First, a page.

The nature of ignorance is, it is anaadi or beginning less, but with the knowledge, it gets eliminated. Knowledge and ignorance are like light and darkness. They are diagonally opposite to each other. Just as the moment a light is turned on, the darkness in the room is eliminated.  It is direct and immediate. Similarly via inquiry along the lines specified by Vedanta, the ignorance of myself goes away with the knowledge. It is also direct and immediate. Once the ignorance gone, IT CANNOT COMEBACK AGAIN - yat gatvaa na nivartante taddhama paramam mama. If it comes back, then it will have now aadi or beginning for ignorance again, which is not possible. Now let us carefully apply the discussion we had in the previous posts.  Once I understand that I am pure light of consciousness that is all pervading and that these BMI are just upaadhis (like pot walls for pot), by analyzing and inquiring into the essence of mahaavaakya - tat tvam asi, I now know, who I am.  I have UNDERSTOOD that I am not this body, not this mind and not this intellect but I am pure witnessing consciousness which is the same in all pervading consciousness, since scriptures says you are the THAT. As JK puts it - It is an understanding as an understanding as a fact not just as understanding as understanding as a thought. This understanding as soon as it rises, like darkness removed by a light instantaneously, it removes ignorance immediately and directly.

The mahaavaakya, tat tvam asi, understanding involves two aspects. 1. It is an understanding that I am is full and complete, satchidaananda, without any limitations; that is the full implication of the 'tat tvam asi' statement.  2. The second aspect of this understanding is to understand that nothing else is required for me to understand. I am the light of consciousness reflecting even the thought of 'I understood tat tvam asi'. This is beautifully expressed in Kena, when the student first screams out "I UNDERSTOOD", then he hesitates that the teacher may misinterpret his statement that he understood as conceptualized thought "NO, I UNDERSTAND IT NOT" then again he hesitates that the statement does not represent the truth "NOT THAT I DO NOT UNDERSTAND IT" naaham manye, suvedeti, no na vedeti, veda ca| The problem is inherent with nature of this subjective knowledge of the subject itself - yato vaacho nivartante apraapya manasaa saha, says Vedanta, the words and mind cannot reach there - words and mind operate predominately in the objective world and cannot describe the subject which cannot be objectified nor that understanding of oneself by oneself using  - "aatmanaa atmaanam aatmaiva pasyati", oneself only sees oneself by oneself.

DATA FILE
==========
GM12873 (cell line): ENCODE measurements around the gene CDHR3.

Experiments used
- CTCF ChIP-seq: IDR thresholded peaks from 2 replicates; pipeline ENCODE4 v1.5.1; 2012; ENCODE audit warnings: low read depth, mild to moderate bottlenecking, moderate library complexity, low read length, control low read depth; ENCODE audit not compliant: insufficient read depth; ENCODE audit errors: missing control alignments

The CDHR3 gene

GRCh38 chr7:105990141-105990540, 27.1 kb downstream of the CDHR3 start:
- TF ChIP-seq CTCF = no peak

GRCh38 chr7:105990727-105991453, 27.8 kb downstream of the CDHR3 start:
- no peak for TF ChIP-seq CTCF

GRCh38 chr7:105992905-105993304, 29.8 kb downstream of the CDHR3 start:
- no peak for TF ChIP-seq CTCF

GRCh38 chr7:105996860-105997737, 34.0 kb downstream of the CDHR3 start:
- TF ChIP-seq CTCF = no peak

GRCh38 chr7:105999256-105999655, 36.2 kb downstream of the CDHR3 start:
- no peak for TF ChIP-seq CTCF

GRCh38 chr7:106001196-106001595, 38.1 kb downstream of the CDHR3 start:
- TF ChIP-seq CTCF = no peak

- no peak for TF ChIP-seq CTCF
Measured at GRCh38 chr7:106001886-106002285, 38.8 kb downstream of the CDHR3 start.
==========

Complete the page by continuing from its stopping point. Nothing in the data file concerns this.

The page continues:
Now what happens after this understanding?  No, there won't be any flash lights flashing all over my face or there will be some hallo rising behind the head as you see in pictures. Only difference is, now I am all happy all by myself, since that is my nature. I will not be putting a face (in India it is called caster-oil face) as though I am carrying the whole world on my shoulders. Expression of inner joy becomes natural since it cannot contain itself. Other than that, I will be compassionate, where compassion is required; and I will be angry where anger is required; and ready to shed tears where they are required and sympathetic where sympathy is required. I may still get a pat here and kick there; some praising me and some criticizing me. That is all part of the drama of life.  For others, I look just as before; perhaps they notice that I am less agitated or less worried or less angry, since they cannot differentiate real from acting real. No, I am not going to do any tom tom that I am a jnaani, since they do not believe it anyway, since, as I said, they do not see any hallow after becoming a jnaani. Besides, why should I go and declare to anybody that I was stupid before by taking the inert body as I am (ignoring the fact that everybody is in the same boat).

Hari Om!

« Last Edit: April 06, 2015, 09:04:44 AM by Dr. Sadananda »